Last week, the charming first lady Michelle Obama was talking on a morning TV show in Vermont when she slipped up and called herself a "single mother."
For the past five years, with aplomb and a decent amount of tasteful fashion, Michelle Obama has balanced her role as a professional public figure and her private affairs as a mom.
"Believe me, as a busy single mother," she told the CBS interviewer, before quickly correcting herself, "or, I shouldn't say single, as a busy mother. Sometimes, you know, when you've got a husband who is president, it can feel a little single. But he's there."
Since moving into the White House, Michelle Obama has navigated her two daughters through adolescence, and also pushed forward a wide-reaching agenda for school gardens and healthy eating.
"But as a busy working mom," she continued, "and before coming to the White House, I was in that position, you know, as well. Working, driving kids to practice, not having enough time to shop or cook, not having the energy, you know, the resources weren't the issue but time and energy is key," she added.
Her comment briefly sparked murmuring comments over the role and responsibility and burdens of single motherhood—after all, it shouldn't be forgotten that her husband, Barack Obama, was raised part of his life by a young, single mom.
But none of what was said last week is a new debate.
In 1992, then-Vice President Dan Quayle lambasted the fictional character Murphy Brown for a being a single mom. Played by Candice Bergen, Murphy Brown was a fictional TV journalist for CBS' long-running sitcom of the same name. A tough-as-nails, I-can-hang-with-the-big-boys investigative journalist, Murphy anchored an equally fictional TV show, "FYI."
But, the show's producers frequently and gleefully smudged that line between reality and fiction, setting the character in very real-life situations, like White House press conferences, and also pairing the character in the company of other powerful TV female anchors of the era, like Connie Chung.
At the height of the TV show's popularity, Murphy became pregnant and, in the show, declared that she would continue to plod away at her high-level, high-visibility job, a decision that enraged Quayle, a former Indiana senator, who criticized the fictional Brown for "ignoring the importance of fathers by birthing a child alone" when speaking on the campaign trail in San Francisco.
His comments brought "family values" into mainstream discussion and into that year's presidential debate with candidate Bill Clinton, who, not coincidentally, was largely raised by a single mom.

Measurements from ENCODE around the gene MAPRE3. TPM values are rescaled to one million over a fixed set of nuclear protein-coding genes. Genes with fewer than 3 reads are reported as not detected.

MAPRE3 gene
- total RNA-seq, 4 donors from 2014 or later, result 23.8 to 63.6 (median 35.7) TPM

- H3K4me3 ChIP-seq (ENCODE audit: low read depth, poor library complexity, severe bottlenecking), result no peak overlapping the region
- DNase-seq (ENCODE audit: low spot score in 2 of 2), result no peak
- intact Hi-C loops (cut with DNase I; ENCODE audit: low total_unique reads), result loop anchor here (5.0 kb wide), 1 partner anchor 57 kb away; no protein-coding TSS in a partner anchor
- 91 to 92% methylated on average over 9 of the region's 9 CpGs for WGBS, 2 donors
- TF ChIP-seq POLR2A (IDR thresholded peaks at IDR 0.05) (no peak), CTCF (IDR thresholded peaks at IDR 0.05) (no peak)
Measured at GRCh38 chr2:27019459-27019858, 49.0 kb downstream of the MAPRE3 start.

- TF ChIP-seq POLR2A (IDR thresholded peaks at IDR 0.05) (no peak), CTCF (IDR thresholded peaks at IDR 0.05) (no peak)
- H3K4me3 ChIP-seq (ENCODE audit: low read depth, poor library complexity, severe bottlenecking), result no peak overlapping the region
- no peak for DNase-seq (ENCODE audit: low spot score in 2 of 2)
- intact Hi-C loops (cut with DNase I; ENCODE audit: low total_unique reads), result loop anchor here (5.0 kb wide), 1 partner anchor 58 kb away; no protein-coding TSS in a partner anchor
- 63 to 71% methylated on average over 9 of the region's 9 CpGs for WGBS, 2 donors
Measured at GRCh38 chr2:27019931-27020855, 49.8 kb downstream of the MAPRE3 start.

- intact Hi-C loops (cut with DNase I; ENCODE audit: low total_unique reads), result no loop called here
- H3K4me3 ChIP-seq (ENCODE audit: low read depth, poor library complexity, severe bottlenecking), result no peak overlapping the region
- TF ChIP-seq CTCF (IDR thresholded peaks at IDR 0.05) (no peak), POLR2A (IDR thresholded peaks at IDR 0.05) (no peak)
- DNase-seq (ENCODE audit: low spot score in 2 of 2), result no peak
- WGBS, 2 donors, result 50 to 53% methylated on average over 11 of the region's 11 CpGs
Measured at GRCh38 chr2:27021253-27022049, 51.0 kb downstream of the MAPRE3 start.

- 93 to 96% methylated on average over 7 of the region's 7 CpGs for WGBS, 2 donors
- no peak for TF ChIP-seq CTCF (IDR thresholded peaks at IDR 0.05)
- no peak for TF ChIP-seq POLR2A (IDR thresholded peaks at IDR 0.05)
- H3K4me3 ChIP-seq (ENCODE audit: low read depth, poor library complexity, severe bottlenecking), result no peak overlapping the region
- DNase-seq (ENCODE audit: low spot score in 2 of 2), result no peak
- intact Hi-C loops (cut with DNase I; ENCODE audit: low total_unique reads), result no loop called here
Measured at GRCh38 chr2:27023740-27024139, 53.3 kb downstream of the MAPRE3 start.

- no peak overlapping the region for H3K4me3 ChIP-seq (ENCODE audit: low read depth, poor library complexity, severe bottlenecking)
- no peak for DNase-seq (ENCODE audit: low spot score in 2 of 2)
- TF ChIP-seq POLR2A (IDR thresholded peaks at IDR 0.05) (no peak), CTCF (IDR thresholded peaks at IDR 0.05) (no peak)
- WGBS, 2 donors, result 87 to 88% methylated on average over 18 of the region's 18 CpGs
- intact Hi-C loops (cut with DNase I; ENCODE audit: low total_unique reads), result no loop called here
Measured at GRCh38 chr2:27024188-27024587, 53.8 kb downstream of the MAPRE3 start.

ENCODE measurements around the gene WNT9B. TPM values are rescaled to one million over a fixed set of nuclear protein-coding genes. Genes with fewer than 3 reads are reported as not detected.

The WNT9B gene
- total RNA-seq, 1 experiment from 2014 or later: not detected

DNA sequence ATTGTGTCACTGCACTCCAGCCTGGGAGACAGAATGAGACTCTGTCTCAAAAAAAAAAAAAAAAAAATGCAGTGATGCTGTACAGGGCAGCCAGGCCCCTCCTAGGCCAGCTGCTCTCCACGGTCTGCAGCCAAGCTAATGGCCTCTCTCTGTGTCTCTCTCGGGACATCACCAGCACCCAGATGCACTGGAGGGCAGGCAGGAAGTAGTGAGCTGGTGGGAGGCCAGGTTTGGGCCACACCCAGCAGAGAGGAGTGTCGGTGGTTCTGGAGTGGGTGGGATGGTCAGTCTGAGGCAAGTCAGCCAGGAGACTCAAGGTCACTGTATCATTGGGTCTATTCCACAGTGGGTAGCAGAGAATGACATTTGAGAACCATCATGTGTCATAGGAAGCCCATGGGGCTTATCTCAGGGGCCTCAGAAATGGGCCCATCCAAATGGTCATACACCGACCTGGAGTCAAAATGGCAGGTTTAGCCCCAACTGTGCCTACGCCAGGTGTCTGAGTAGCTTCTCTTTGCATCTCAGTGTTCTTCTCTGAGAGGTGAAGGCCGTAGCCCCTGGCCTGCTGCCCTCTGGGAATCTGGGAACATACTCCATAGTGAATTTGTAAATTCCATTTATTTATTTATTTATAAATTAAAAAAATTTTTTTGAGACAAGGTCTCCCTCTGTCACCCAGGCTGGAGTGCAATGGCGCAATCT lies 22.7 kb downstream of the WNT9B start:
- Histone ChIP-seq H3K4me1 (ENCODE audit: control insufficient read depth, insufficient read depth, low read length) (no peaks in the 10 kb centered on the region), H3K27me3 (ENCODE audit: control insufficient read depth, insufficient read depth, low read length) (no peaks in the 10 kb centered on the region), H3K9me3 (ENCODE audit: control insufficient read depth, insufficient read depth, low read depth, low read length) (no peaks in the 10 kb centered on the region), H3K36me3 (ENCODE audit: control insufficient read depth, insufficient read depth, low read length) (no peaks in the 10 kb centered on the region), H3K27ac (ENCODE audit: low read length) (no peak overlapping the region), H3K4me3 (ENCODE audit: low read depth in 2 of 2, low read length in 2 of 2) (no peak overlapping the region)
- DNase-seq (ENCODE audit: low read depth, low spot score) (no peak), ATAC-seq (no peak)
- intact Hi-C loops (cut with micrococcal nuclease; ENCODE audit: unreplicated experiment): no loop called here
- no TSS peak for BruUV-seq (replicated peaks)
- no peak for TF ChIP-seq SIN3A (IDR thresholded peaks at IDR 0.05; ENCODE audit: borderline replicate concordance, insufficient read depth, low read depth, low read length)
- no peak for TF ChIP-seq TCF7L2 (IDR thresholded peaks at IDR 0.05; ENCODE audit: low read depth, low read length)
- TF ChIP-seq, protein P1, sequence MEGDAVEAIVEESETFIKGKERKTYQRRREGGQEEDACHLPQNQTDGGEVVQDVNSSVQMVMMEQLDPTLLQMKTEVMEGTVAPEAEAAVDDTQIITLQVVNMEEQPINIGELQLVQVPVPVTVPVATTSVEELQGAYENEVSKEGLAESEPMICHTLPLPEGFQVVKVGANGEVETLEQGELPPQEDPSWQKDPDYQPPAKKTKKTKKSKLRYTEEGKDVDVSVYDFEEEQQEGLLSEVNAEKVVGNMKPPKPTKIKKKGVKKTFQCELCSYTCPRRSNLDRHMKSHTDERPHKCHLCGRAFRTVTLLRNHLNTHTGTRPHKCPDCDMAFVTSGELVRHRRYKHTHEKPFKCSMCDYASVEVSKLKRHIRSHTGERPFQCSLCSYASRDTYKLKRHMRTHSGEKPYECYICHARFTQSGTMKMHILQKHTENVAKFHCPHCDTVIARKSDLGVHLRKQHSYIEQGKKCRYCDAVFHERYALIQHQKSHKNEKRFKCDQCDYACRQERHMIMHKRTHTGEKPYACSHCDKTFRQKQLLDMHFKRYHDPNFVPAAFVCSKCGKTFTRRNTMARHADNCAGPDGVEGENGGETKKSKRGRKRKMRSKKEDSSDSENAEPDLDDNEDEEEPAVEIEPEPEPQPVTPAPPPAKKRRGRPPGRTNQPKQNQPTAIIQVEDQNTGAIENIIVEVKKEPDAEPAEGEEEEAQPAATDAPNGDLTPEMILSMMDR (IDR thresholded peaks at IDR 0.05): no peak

Twenty years later, with an increasing number of working moms—and a representative number doing so as single moms—that debate may seem as distant as Nathaniel Hawthorne's Scarlet Letter. Or, it may seem as recent as last month when Marissa Mayer, Yahoo's new CEO, rolled back work-at-home privileges and set in place a new restrictive maternity leave policy.
Only a few months earlier, in July 2012, Mayer had become the youngest female CEO in history to lead a Fortune 500 company—and she also did so while five months' pregnant. Many believed that her lofty position would quiet the naysayers against working moms and serve as a model for a new generation. But in April, she declared that Yahoo's liberal work policies would be limited by a two-week maternity leave and eliminating stay-at-home work options. (Under intense criticism, though, last week Mayer partially revoked that decision and increased paid maternity leave to eight weeks, and provided a $500 stipend for employees to buy groceries and toys for their newborns.)
Yet Mayer's initial decision once again split open the debate about working moms, a discussion that is not going anywhere in the near future. Certainly, with more women than men in both medical and law schools across the country, and with a growing number of women in CEO and highly placed political positions (of the past six secretaries of state since Clinton took office, three have been women), the balance between holding together the homefront while also holding down a superpower job will continue to be a riddle to solve for the next generation.
We are dedicating the Modern Mom issue to single moms. Just because American culture increasingly has accepted and "permits" these moms to be both high-functioning professionals and kickass parents does not mean that it is any easier.